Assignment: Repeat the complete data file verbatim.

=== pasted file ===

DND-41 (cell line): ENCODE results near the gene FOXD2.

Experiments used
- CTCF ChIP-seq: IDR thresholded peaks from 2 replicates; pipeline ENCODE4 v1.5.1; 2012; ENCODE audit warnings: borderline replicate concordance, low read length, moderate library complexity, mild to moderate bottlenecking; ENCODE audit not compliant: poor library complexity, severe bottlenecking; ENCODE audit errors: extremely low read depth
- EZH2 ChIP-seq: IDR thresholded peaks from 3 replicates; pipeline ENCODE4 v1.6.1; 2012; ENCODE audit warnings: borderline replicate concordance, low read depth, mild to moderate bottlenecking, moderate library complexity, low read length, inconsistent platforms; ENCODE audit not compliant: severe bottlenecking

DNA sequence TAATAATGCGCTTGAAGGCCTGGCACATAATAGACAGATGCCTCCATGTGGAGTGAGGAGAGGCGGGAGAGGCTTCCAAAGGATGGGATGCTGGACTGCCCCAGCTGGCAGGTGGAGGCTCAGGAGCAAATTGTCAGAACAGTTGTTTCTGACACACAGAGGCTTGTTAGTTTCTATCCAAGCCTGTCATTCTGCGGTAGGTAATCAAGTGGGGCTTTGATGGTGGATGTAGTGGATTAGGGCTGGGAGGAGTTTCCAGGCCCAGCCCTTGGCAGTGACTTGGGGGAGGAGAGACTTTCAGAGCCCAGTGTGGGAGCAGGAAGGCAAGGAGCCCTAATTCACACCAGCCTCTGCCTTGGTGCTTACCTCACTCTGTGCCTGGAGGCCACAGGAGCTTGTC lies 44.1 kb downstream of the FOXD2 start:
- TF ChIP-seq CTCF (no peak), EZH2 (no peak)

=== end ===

DND-41 (cell line): ENCODE results near the gene FOXD2.

Experiments used
- CTCF ChIP-seq: IDR thresholded peaks from 2 replicates; pipeline ENCODE4 v1.5.1; 2012; ENCODE audit warnings: borderline replicate concordance, low read length, moderate library complexity, mild to moderate bottlenecking; ENCODE audit not compliant: poor library complexity, severe bottlenecking; ENCODE audit errors: extremely low read depth
- EZH2 ChIP-seq: IDR thresholded peaks from 3 replicates; pipeline ENCODE4 v1.6.1; 2012; ENCODE audit warnings: borderline replicate concordance, low read depth, mild to moderate bottlenecking, moderate library complexity, low read length, inconsistent platforms; ENCODE audit not compliant: severe bottlenecking

DNA sequence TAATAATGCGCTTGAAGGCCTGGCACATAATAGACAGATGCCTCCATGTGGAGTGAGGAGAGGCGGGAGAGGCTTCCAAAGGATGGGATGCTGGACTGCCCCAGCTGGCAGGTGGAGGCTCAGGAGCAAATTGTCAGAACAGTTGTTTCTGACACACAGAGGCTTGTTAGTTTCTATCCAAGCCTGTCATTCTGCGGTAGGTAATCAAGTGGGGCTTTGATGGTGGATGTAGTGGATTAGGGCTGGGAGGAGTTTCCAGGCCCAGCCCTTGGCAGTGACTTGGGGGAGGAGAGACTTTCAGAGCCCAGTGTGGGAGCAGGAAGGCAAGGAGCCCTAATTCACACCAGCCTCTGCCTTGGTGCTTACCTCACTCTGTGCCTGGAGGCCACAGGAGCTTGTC lies 44.1 kb downstream of the FOXD2 start:
- TF ChIP-seq CTCF (no peak), EZH2 (no peak)